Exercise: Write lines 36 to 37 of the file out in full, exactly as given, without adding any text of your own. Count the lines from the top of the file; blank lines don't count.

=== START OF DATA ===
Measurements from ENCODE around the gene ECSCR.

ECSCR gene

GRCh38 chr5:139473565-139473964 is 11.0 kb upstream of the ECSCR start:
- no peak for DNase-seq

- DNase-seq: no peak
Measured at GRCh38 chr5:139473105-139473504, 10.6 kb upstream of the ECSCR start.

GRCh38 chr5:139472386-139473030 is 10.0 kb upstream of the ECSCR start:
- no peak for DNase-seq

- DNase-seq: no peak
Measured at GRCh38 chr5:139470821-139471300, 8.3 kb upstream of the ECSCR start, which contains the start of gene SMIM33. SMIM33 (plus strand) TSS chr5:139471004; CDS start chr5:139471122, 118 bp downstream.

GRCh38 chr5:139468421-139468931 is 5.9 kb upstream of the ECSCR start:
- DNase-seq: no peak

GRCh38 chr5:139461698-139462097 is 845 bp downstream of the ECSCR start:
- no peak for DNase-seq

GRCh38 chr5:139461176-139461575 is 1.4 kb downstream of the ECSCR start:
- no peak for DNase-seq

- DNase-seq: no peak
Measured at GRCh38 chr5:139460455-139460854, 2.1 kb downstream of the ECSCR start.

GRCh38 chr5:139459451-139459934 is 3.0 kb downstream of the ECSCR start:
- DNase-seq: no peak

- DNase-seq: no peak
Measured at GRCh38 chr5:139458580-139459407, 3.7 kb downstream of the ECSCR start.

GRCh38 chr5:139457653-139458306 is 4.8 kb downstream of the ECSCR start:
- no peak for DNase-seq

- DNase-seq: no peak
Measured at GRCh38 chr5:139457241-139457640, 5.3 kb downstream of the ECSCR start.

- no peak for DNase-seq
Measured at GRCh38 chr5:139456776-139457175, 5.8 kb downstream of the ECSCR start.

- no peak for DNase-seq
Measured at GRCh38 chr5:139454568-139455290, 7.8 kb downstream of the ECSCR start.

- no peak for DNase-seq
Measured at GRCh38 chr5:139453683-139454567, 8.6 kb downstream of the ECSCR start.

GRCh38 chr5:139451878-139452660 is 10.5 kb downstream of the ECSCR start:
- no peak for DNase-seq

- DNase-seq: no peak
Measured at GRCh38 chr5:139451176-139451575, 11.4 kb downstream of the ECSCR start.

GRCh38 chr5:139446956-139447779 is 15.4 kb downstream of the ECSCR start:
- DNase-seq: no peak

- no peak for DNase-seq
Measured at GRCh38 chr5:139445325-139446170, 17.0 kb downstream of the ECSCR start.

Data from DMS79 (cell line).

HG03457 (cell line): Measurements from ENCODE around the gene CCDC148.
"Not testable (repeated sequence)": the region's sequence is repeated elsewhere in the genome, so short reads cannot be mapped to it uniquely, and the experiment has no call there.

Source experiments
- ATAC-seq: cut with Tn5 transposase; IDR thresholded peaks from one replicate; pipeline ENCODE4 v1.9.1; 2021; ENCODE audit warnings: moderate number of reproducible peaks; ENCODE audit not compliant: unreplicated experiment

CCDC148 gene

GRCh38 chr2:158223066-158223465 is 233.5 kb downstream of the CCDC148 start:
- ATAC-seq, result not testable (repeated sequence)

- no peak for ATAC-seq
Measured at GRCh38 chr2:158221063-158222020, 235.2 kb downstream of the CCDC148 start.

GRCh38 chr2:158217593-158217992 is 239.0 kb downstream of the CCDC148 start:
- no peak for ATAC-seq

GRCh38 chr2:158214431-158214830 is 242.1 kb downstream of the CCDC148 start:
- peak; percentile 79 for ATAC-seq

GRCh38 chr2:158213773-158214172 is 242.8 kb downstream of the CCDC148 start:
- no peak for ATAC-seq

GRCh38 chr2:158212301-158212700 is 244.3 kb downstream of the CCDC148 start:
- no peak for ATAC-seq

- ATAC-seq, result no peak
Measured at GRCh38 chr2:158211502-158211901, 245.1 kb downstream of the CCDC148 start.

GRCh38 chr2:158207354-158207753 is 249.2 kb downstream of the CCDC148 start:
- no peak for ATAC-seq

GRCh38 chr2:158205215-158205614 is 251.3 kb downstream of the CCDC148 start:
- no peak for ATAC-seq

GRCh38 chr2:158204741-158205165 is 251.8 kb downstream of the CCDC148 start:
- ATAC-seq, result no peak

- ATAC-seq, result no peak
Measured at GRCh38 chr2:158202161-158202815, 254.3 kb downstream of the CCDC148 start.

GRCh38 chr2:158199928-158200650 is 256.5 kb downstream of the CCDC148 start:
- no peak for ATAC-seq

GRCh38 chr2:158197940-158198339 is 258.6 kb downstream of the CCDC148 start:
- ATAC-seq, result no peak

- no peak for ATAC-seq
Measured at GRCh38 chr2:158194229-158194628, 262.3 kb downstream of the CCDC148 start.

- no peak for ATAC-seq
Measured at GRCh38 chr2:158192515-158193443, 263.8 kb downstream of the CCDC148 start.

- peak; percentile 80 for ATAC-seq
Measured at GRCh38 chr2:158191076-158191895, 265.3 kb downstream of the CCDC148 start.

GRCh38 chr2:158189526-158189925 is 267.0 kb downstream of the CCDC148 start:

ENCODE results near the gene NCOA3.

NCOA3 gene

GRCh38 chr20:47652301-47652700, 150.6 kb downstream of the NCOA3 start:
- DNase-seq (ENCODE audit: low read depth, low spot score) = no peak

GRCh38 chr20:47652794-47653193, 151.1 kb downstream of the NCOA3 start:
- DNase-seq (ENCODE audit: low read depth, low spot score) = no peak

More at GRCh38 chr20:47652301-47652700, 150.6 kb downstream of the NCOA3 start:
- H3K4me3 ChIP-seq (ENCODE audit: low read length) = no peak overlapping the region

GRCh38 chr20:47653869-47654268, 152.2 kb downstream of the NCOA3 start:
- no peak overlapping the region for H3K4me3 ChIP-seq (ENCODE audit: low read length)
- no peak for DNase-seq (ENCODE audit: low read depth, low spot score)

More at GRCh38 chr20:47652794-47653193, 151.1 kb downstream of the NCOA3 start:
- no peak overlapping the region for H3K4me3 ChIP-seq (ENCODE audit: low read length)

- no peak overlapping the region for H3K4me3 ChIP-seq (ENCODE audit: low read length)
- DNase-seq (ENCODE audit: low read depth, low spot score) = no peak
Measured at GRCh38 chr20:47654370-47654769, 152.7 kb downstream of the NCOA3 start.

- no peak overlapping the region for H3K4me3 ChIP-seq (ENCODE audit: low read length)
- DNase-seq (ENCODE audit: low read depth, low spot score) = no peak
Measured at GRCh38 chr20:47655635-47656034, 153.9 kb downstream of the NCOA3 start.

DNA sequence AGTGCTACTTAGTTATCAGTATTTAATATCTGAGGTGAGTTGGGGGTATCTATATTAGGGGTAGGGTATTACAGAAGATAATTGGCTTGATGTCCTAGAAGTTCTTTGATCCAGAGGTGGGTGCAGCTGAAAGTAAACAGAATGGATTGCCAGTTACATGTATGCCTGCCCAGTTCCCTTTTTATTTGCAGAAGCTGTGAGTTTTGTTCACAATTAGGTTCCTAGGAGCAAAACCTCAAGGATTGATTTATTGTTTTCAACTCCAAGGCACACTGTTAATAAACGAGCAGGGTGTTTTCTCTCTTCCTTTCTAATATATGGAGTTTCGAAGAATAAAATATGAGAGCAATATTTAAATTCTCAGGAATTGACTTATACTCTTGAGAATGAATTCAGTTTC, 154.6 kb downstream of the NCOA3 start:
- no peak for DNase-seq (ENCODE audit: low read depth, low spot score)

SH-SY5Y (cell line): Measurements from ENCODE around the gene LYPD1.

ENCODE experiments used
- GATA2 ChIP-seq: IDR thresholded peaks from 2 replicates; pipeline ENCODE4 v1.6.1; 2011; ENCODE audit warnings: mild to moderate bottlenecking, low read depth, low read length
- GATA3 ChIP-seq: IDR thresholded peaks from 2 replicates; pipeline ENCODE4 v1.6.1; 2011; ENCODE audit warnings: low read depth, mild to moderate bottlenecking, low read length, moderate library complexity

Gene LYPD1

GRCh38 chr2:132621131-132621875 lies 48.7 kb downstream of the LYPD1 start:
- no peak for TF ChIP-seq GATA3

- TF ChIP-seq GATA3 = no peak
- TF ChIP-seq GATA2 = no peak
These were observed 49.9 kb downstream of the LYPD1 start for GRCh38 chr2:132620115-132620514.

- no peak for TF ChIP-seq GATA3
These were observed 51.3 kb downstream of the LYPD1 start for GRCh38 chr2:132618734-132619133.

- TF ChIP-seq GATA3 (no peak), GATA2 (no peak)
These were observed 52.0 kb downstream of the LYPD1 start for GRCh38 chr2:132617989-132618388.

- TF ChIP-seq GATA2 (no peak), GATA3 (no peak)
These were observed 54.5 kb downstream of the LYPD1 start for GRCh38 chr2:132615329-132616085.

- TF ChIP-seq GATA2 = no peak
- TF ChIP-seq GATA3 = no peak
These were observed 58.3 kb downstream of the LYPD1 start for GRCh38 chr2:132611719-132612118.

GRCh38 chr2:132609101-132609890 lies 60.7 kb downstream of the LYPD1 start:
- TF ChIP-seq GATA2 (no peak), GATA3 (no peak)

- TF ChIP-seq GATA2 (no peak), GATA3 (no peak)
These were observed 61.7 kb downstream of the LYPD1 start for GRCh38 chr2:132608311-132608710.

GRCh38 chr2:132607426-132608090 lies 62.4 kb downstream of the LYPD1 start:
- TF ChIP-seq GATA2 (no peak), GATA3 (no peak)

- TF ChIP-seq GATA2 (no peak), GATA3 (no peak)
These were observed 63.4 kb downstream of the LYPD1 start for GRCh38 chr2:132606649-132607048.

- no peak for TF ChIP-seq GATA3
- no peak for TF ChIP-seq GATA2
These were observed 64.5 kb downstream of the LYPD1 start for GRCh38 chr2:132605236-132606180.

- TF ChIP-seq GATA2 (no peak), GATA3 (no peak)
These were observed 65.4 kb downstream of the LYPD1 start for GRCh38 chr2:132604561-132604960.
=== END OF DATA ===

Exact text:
Measured at GRCh38 chr5:139451176-139451575, 11.4 kb downstream of the ECSCR start.

GRCh38 chr5:139446956-139447779 is 15.4 kb downstream of the ECSCR start: